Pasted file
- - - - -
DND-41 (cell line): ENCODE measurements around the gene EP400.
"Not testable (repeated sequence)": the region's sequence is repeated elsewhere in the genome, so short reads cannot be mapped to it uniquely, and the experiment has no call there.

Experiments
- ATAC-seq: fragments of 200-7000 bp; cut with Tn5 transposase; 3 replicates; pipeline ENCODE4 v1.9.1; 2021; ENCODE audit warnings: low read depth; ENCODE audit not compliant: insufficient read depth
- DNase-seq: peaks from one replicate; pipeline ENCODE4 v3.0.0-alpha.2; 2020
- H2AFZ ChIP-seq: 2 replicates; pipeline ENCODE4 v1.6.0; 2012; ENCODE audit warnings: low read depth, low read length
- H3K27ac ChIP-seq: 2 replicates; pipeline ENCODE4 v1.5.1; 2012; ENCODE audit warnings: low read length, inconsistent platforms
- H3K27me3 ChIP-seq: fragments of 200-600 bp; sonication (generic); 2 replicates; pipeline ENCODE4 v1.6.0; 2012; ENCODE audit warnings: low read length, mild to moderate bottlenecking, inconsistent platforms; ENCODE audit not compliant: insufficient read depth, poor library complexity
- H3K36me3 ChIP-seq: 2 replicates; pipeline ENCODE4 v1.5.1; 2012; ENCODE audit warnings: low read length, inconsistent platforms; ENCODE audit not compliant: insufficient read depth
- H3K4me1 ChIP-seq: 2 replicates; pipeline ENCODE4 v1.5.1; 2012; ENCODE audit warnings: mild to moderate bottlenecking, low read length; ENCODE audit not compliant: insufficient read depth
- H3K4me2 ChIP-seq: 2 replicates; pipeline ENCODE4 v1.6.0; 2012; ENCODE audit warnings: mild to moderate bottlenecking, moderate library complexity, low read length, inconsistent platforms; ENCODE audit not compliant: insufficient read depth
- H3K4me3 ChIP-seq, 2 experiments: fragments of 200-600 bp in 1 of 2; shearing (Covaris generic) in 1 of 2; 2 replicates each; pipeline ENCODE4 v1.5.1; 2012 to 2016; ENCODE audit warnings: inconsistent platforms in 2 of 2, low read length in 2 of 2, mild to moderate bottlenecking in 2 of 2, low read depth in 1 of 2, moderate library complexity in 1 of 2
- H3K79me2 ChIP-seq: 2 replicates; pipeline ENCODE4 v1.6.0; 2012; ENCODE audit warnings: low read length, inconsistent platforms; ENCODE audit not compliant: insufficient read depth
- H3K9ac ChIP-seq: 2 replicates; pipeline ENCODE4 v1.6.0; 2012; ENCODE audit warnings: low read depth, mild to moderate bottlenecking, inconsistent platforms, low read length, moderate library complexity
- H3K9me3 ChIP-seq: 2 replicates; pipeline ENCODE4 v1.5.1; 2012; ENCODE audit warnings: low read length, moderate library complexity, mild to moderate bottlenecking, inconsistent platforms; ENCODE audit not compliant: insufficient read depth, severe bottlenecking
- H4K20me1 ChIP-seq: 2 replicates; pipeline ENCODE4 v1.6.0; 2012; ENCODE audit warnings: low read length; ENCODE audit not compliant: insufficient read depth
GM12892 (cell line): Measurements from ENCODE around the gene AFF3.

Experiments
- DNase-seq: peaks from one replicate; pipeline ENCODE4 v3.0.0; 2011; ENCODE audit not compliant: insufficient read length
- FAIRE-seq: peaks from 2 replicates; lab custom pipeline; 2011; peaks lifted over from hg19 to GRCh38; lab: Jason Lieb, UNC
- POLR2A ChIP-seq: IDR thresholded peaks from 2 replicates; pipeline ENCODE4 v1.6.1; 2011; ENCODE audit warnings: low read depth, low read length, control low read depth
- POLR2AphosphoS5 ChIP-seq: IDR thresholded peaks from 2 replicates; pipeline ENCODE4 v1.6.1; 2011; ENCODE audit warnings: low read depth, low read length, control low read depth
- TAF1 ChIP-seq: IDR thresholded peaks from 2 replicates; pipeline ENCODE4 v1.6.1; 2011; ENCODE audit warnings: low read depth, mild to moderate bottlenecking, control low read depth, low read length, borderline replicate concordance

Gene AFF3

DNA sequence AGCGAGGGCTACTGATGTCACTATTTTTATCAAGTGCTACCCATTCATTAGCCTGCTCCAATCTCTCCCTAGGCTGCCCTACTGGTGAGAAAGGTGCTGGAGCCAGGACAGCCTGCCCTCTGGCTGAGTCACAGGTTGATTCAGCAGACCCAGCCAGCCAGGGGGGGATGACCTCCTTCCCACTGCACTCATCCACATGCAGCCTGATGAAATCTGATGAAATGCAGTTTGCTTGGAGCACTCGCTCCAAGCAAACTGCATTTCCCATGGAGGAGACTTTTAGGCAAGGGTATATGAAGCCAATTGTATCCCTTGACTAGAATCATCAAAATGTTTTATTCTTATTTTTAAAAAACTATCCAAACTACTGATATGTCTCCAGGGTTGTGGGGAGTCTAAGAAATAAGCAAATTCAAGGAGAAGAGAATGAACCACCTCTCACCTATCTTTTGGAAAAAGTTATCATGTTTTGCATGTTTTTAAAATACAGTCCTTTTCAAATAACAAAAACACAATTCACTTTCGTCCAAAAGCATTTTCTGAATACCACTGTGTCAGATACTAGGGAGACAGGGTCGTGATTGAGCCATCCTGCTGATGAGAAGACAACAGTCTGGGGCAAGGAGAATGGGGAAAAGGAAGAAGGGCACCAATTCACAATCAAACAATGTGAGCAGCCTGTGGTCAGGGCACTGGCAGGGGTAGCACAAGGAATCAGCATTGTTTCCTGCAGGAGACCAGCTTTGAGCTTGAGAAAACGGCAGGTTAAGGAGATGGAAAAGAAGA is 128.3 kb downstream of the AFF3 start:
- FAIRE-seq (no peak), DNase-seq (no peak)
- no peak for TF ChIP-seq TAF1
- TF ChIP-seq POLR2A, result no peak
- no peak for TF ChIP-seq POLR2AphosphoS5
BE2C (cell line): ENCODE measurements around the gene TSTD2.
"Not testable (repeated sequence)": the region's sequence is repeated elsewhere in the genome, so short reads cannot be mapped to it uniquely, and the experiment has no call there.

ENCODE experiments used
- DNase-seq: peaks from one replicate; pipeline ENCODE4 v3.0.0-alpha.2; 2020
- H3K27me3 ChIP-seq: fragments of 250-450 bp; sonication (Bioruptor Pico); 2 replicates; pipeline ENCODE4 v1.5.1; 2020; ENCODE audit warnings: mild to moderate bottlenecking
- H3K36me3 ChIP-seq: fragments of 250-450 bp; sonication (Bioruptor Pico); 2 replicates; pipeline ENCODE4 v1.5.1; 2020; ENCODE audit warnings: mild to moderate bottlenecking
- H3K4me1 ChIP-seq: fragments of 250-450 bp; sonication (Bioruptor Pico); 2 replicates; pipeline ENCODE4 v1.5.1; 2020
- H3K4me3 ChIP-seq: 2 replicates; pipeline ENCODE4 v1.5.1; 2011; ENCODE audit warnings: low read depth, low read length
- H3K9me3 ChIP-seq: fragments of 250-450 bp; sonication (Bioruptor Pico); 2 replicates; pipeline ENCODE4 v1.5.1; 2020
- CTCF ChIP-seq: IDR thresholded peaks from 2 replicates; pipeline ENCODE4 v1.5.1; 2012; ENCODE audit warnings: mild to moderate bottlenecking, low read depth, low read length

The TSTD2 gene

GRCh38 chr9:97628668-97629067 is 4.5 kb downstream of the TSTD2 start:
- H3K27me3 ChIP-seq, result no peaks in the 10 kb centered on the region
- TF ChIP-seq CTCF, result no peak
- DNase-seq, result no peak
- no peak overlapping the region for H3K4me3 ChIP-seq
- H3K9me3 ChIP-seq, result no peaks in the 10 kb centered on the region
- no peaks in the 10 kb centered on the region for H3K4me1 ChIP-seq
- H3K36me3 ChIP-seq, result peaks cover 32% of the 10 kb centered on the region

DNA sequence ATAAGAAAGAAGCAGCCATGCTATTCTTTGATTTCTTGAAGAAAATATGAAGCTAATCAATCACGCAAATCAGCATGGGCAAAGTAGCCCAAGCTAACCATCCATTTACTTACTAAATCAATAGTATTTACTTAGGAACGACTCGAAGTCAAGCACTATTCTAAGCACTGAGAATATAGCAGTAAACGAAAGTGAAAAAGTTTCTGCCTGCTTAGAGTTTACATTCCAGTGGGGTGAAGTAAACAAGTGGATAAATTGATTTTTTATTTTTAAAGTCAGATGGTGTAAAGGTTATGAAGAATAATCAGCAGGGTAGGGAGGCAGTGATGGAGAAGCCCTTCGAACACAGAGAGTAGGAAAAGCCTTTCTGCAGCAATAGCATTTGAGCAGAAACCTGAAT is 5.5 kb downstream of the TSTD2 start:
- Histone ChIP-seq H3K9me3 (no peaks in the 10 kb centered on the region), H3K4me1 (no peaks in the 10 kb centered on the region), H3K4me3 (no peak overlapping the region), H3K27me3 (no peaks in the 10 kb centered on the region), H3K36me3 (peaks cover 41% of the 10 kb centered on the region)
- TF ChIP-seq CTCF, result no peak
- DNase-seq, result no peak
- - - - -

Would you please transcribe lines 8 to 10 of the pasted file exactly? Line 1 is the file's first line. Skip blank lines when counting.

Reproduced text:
- H3K27me3 ChIP-seq: fragments of 200-600 bp; sonication (generic); 2 replicates; pipeline ENCODE4 v1.6.0; 2012; ENCODE audit warnings: low read length, mild to moderate bottlenecking, inconsistent platforms; ENCODE audit not compliant: insufficient read depth, poor library complexity
- H3K36me3 ChIP-seq: 2 replicates; pipeline ENCODE4 v1.5.1; 2012; ENCODE audit warnings: low read length, inconsistent platforms; ENCODE audit not compliant: insufficient read depth
- H3K4me1 ChIP-seq: 2 replicates; pipeline ENCODE4 v1.5.1; 2012; ENCODE audit warnings: mild to moderate bottlenecking, low read length; ENCODE audit not compliant: insufficient read depth